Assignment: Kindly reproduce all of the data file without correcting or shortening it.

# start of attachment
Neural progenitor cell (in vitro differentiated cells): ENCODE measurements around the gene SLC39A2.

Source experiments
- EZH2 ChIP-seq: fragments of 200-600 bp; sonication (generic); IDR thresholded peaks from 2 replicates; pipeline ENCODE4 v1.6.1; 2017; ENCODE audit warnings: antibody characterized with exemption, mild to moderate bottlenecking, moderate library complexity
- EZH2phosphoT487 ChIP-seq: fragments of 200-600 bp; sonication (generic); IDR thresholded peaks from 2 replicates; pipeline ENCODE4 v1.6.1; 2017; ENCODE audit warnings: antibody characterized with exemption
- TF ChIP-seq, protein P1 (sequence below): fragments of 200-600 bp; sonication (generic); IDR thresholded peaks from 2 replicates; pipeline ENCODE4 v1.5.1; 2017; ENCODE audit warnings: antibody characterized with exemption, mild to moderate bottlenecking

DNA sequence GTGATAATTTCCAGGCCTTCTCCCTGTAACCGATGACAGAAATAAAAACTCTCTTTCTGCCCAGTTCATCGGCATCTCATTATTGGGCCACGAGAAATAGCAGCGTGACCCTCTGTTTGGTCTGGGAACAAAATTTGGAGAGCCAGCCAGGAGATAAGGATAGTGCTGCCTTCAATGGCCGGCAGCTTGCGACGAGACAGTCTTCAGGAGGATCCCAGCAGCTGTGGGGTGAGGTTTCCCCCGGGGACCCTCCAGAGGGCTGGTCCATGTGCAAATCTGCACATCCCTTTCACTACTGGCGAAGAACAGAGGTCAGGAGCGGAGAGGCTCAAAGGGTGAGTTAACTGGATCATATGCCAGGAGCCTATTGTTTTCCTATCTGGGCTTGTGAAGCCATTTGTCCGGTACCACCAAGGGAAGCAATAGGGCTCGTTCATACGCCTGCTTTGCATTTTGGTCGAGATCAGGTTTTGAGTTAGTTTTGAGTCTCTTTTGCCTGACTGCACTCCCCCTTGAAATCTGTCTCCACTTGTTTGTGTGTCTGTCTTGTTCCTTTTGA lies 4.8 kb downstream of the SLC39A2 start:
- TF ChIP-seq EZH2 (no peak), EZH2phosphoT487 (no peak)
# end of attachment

Neural progenitor cell (in vitro differentiated cells): ENCODE measurements around the gene SLC39A2.

Source experiments
- EZH2 ChIP-seq: fragments of 200-600 bp; sonication (generic); IDR thresholded peaks from 2 replicates; pipeline ENCODE4 v1.6.1; 2017; ENCODE audit warnings: antibody characterized with exemption, mild to moderate bottlenecking, moderate library complexity
- EZH2phosphoT487 ChIP-seq: fragments of 200-600 bp; sonication (generic); IDR thresholded peaks from 2 replicates; pipeline ENCODE4 v1.6.1; 2017; ENCODE audit warnings: antibody characterized with exemption
- TF ChIP-seq, protein P1 (sequence below): fragments of 200-600 bp; sonication (generic); IDR thresholded peaks from 2 replicates; pipeline ENCODE4 v1.5.1; 2017; ENCODE audit warnings: antibody characterized with exemption, mild to moderate bottlenecking

DNA sequence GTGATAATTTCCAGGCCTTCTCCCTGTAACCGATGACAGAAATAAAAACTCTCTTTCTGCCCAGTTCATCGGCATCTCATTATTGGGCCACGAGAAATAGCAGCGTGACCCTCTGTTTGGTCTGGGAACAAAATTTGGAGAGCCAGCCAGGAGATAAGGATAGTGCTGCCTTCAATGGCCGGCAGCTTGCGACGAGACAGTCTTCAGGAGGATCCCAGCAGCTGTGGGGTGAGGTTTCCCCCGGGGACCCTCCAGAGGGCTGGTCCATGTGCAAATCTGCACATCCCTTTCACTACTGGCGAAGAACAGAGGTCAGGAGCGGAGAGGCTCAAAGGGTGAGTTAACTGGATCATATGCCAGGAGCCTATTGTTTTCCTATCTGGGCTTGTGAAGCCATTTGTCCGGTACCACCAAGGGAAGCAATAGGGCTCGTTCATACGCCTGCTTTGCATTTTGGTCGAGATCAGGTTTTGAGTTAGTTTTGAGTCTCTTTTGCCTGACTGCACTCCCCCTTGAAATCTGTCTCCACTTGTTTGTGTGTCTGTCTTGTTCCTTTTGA lies 4.8 kb downstream of the SLC39A2 start:
- TF ChIP-seq EZH2 (no peak), EZH2phosphoT487 (no peak)